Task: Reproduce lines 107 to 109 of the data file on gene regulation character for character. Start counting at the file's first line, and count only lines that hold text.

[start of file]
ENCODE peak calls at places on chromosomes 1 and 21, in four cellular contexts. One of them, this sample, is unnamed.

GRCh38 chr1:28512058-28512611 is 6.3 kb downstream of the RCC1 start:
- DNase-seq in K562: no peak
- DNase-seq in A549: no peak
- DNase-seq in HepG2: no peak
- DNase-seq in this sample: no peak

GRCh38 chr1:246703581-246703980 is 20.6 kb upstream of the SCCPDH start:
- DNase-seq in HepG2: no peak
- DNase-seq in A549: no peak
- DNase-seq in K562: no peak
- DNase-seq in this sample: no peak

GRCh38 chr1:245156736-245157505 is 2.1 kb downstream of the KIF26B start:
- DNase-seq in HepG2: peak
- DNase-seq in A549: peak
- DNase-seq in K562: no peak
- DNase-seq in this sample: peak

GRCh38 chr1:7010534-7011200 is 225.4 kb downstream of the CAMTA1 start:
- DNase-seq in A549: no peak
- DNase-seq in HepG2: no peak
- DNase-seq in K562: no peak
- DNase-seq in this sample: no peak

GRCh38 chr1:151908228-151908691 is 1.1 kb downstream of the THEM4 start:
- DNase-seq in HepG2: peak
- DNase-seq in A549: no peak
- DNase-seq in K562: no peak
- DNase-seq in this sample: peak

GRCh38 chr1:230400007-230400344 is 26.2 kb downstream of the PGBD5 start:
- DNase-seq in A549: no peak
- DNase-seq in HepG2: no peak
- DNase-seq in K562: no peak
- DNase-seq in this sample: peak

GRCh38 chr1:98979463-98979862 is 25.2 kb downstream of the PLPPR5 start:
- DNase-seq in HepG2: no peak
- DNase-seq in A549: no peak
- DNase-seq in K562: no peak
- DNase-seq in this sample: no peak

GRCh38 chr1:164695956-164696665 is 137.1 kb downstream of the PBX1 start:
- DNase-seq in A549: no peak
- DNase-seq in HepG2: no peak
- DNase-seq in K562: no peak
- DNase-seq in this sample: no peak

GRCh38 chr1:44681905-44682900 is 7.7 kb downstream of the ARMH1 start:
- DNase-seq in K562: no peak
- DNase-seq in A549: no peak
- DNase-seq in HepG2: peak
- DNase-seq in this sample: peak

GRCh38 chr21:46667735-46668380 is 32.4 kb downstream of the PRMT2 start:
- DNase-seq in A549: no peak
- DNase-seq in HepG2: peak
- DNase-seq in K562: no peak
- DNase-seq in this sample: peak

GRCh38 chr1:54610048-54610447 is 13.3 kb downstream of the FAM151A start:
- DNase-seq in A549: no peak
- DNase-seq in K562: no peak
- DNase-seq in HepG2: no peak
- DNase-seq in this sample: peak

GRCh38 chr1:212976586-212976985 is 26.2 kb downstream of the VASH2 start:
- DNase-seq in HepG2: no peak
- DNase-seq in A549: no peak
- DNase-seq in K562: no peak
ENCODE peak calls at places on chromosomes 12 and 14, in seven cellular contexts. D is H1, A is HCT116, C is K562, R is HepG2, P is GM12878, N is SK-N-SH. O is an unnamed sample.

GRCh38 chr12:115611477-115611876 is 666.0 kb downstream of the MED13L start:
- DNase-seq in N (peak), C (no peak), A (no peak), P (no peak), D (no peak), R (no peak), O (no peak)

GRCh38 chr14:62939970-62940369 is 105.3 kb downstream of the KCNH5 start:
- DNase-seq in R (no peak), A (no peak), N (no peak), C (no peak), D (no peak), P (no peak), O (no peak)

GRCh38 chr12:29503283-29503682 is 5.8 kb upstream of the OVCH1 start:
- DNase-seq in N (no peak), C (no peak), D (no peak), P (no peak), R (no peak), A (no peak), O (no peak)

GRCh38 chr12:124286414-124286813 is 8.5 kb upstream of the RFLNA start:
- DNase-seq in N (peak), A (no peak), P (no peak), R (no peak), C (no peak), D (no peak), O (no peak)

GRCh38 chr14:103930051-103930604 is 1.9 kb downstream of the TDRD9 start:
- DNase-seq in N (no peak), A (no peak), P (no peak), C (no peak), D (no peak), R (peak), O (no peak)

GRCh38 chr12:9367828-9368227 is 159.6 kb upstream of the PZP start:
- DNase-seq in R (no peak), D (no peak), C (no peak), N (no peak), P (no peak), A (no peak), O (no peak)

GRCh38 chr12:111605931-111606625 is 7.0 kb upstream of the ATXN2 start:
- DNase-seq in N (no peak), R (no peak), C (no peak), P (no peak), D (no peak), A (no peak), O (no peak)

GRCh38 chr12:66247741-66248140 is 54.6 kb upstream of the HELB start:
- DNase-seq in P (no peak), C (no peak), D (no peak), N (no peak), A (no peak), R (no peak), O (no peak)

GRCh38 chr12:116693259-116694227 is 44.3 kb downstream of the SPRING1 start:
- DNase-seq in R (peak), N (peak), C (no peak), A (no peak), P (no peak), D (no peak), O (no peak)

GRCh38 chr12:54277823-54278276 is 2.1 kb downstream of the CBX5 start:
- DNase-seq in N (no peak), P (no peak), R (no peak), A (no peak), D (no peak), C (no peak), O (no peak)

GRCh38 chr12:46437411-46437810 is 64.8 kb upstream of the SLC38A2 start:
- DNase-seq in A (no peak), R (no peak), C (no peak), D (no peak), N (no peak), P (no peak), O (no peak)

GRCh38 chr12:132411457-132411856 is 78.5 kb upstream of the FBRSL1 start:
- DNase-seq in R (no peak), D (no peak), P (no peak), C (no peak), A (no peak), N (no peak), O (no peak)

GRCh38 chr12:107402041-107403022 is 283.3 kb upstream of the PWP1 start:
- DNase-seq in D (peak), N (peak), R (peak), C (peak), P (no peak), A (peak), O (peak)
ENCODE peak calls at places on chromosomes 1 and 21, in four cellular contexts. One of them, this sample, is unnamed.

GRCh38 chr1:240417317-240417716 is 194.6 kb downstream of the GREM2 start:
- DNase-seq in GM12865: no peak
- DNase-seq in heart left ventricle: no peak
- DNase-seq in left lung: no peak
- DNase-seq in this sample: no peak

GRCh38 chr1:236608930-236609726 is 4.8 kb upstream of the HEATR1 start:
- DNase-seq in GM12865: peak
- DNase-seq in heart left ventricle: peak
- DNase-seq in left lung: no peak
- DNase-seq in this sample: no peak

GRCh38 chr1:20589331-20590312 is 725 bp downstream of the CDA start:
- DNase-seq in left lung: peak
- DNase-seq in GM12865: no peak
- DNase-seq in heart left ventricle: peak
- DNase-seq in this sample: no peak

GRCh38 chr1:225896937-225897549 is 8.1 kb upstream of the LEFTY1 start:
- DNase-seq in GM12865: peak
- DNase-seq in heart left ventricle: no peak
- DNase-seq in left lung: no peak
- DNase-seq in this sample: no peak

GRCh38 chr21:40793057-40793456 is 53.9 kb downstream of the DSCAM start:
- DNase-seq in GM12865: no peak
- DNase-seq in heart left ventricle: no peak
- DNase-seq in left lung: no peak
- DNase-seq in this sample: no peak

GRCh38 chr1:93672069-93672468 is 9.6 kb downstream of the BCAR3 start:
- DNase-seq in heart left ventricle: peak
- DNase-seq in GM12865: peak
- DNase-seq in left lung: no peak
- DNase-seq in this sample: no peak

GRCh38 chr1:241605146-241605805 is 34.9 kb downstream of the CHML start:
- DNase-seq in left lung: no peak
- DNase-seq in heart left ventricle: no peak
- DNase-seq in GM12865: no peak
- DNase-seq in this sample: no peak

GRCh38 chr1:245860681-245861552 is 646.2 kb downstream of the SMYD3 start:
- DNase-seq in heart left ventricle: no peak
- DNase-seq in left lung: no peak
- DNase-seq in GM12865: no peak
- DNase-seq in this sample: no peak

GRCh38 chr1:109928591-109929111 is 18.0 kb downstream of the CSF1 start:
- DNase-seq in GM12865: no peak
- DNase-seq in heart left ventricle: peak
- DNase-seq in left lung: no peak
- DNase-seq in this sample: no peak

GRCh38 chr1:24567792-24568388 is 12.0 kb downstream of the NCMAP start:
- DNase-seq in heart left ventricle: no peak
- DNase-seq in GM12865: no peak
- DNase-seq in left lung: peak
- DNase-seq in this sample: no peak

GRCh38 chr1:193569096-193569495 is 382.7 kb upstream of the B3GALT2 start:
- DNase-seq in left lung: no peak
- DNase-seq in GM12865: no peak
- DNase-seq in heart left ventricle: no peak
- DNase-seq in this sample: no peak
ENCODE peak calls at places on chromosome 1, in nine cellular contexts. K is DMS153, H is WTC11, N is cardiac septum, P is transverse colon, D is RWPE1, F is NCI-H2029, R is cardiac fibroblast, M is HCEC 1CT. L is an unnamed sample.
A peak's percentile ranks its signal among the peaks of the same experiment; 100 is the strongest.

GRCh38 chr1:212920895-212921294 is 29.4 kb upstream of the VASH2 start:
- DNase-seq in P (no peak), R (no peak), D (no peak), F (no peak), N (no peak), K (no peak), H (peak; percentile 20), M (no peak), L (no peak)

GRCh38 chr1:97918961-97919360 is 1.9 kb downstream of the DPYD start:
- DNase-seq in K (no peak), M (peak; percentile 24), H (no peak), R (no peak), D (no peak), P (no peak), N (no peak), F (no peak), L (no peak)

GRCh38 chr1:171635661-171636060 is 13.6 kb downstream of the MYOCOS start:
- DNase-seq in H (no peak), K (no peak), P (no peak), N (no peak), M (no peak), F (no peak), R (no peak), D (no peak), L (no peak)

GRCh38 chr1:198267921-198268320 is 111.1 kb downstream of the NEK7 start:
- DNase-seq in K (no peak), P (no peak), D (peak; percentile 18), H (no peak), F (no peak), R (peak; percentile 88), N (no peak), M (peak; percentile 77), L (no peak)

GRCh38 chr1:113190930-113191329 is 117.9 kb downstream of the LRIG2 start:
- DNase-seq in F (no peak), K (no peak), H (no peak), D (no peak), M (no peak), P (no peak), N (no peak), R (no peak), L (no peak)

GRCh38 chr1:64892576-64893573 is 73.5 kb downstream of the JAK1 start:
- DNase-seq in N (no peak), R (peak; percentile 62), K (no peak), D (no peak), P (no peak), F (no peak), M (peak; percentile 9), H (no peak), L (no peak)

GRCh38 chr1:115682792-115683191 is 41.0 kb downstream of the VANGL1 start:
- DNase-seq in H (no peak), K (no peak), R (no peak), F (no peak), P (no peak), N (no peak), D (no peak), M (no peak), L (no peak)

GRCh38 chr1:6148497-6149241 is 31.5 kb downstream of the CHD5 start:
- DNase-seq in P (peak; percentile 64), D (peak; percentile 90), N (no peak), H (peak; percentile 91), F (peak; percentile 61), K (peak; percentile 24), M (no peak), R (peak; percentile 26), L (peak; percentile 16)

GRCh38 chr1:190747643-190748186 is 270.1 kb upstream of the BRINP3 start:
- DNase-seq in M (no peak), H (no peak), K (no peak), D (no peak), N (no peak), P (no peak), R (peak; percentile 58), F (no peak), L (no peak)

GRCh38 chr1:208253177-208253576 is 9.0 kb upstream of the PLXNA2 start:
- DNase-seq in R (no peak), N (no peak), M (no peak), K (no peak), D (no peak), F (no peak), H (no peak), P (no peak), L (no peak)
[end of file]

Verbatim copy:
- DNase-seq in left lung: no peak
- DNase-seq in this sample: no peak

GRCh38 chr21:40793057-40793456 is 53.9 kb downstream of the DSCAM start: